Among the 393 patients evaluable, the median follow-up duration for OS was 483 days, and the 1-, 3- and 5-year OS rates were 61.28%, 35.12% and 16.15%, respectively. A total of 12,866 LNs were recorded from 393 patients according to the draft regional LN definition on MSCT images and were submitted for metastatic LN detection (Fig. S3). The incidence of LNM according to the draft diagnosis criterion for LNM was 98.73% (388 of 393 cases). The prevalence of positive lymph nodes (PLNs) in varying nodal stations separated by tumor location is presented in Fig. S4.

 Table 1 

Baseline characteristics of patients in the derivation and validation cohorts

VariableDerivation cohort (n = 197)Validation cohort (n = 196)P value
Gender0.697
Male154 (78.2%)150 (76.5%)
Female43 (21.8%)46 (23.5%)
Age (years)0.805
≤6082 (41.6%)84 (42.9%)
>60115 (58.4%)112 (57.1%)
Chronic disease0.029
Yes76 (38.6%)97 (49.5%)
No121 (61.4%)99 (50.5%)
Tumor location0.772
CE11 (5.6%)7 (3.6%)
UTE55 (27.9%)60 (30.6%)
MTE115 (58.4%)113 (57.7%)
LTE16 (8.1%)16 (8.2%)
Histologic gradea0.825
G132 (16.2%)27 (13.8%)
G270 (35.5%)75 (38.3%)
G336 (18.3%)32 (16.3%)
Missing59 (29.9%)62 (31.6%)
Draft primary tumor (d-T)0.784
d-T1 + d-T240 (20.3%)42 (21.4%)
d-T3 + d-T4157 (79.7%)154 (78.6%)
Draft regional lymph nodes (d-N)0.292
d-N04 (2.0%)1 (0.5%)
d-N183 (42.1%)91 (46.4%)
d-N2110 (55.8%)104 (53.1%)
Draft distant metastasis (d-M)0.165
d-M0154 (78.2%)164 (83.7%)
d-M143 (21.8%)32 (16.3%)
Draft staging system0.361
I + II23 (11.7%)29 (14.8%)
III + IV174 (88.3%)167 (85.2%)
Therapy0.974
Chemotherapy/Radiotherapy140 (71.1%)139 (70.9%)
Chemoradiotherapy57 (28.9%)57 (29.1%)
X-ray Tumor length (cm)0.791
Median (P25,P75)5.50 (4.15~6.67)5.46 (4.10~6.78)

CE, cervical esophagus; UTE, upper thoracic esophagus; MTE, middle thoracic esophagus; LTE, lower thoracic esophagus.

a One hundred and twenty-one (30.8%) patients did not have Histologicgrade information.

Criterion for the diagnosis of LNM on MSCT

The distribution of the examined LNs for 393 patients and log-rank χ2 values at different cut-off points of the short-axis diameter in each station and segment are listed in Table S3 and Table 2. The prognostic value of various nodal sizes in each segment was quantified using the sum of the log-rank χ2 values of each station, and a higher value indicates perfect discrimination. Thus, regional nodes were considered positive for malignancy in our study if they were larger than 10 mm in the LCS and UTS, 7 mm in the MTS, and 8 mm in the LTS and CS (redefined criterion). The detailed differences between the draft diagnosis criterion and the redefined criterion are described in Table 3. The new criterion for the LNM of 89 patients was changed from the draft diagnosis criterion for LNM, as shown in Table S4. Kaplan-Meier plots showed that the category-redefined criterion had better discriminatory ability than the draft diagnosis criterion for LNM in both the derivation and validation cohorts (P < 0.05). Furthermore, ROC analysis presented satisfactory results for our redefined criterion compared with the draft diagnosis criterion for LNM, as shown in Fig. 1 and Fig. S5.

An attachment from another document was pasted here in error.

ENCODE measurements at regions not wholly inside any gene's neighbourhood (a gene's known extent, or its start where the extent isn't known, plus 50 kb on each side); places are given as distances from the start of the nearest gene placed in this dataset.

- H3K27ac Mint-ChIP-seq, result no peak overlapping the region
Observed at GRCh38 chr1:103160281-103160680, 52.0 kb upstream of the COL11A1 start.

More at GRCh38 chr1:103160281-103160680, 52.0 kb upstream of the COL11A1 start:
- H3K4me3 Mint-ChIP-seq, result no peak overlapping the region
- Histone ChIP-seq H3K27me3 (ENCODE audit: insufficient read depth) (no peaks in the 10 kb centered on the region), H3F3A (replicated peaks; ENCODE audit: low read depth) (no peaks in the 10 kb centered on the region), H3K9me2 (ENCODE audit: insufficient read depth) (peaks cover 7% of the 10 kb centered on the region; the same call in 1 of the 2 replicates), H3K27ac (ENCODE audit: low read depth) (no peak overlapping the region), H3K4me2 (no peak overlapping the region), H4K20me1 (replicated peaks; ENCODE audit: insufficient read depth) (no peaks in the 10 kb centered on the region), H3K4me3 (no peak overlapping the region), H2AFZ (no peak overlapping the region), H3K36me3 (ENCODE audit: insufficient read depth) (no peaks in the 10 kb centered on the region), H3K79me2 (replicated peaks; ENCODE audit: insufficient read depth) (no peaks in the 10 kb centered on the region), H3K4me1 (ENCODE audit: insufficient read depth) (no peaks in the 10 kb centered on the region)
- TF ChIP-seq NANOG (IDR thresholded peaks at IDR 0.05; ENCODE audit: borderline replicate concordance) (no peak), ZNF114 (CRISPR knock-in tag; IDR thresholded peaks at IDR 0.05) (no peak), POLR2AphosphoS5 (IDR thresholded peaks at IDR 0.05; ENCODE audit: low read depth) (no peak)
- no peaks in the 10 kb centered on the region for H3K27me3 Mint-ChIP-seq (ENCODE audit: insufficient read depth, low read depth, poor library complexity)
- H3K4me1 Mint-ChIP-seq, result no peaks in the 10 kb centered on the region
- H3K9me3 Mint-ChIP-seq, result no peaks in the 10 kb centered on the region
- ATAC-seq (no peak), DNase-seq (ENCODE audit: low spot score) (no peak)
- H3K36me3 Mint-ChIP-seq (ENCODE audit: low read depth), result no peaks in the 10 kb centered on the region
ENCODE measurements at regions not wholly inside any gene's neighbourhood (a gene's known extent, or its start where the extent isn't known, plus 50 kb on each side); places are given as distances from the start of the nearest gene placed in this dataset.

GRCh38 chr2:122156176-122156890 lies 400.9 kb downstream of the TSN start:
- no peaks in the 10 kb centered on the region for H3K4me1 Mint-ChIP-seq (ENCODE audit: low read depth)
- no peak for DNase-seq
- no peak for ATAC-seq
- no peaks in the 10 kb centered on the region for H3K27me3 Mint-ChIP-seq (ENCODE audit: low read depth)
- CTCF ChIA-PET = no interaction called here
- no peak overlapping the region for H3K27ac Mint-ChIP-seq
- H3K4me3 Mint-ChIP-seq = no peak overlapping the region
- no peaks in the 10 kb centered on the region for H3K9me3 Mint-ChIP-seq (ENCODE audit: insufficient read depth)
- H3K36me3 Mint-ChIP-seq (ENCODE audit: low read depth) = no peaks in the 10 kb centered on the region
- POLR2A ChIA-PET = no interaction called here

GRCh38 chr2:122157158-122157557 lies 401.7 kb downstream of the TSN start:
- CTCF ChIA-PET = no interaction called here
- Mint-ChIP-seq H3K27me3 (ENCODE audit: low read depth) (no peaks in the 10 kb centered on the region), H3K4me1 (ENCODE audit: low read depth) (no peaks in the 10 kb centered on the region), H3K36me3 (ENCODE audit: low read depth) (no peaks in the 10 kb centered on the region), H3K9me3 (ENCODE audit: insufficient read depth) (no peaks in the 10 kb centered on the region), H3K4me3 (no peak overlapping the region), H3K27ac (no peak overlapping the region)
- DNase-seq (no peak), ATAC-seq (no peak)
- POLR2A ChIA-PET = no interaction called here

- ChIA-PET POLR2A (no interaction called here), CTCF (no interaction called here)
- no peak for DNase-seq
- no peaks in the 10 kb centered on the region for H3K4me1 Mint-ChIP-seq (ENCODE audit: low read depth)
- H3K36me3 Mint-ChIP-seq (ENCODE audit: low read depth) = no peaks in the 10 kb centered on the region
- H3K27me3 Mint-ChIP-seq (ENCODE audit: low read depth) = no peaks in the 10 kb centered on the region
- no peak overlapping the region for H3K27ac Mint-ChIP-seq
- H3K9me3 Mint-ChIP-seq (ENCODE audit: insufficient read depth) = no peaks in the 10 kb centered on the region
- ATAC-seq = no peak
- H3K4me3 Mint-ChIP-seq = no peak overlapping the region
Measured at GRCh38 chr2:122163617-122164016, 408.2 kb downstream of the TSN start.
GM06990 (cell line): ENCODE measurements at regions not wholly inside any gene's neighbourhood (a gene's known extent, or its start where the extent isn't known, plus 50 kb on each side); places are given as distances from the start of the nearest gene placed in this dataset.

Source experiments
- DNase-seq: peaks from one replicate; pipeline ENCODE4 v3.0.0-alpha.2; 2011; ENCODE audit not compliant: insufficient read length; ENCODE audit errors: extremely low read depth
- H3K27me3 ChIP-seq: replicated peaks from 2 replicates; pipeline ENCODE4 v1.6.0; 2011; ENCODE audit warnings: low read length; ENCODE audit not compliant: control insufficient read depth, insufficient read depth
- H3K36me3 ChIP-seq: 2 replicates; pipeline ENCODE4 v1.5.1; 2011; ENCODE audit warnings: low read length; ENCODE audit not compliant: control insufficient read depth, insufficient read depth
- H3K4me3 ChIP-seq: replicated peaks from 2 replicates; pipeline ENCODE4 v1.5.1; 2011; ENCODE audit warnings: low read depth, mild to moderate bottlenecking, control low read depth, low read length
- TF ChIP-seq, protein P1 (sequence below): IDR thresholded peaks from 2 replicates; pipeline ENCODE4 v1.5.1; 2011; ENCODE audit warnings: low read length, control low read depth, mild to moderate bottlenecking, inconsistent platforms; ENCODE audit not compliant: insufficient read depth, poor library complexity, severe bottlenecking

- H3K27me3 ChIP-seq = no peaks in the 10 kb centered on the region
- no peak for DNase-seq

Development of the novel LN clinical staging system using the LASSO Cox regression model

Based on the redefined criterion for LNM, we developed a novel LN clinical staging system in this study. According to the multivariate LASSO Cox regression result in the derivation cohort, stations 2R, 3A, 7 and 16 were qualified in the model, and they were grouped as the dominant lymph node stations (DLNS), while the other 17 regional LN stations were grouped as the nondominant lymph node stations (N-DLNS) (Fig. 1 and Fig. S6). All patients were categorized into the following three groups to develop the novel LN clinical staging system according to the LNM status: node-negative patients (n-N0, n=94), metastasis in N-DLNS (n-N1, n=112), and metastasis in DLNS or both positive (n-N2, n=187). The comparisons of the draft nodal staging system and the novel LN clinical staging system are listed in Table 3. The proportion of patients who migrated between stages when the novel LN clinical staging system was applied is summarized in Table S5.

Kaplan-Meier survival distributions in the derivation cohort suggested that the novel LN clinical staging system has good discriminatory ability. Compared with the draft nodal staging system, the novel LN clinical staging system showed an improvement in the separation of each substage (P < 0.05) (Fig. 2 and Fig. S5). Then, 2 separate multivariate models were constructed using Cox regression analysis after adjusting for clinicopathological variables in the derivation cohort, one with the draft nodal staging system and the other with the novel LN clinical staging system. In multivariate analysis, the novel LN clinical staging system was shown to be an independent predictor of OS, while the draft nodal staging system was not (Table 4 and Fig. 2). We assessed the prognostic accuracy of the novel LN clinical staging system using time-dependent ROC analysis at different follow-up times. ROC analysis showed higher sensitivity and specificity with the novel LN clinical staging system for predicting OS and DFS than that with the draft nodal staging system at 1, 3, and 5 years, as shown in Fig. 2 and Fig. S5.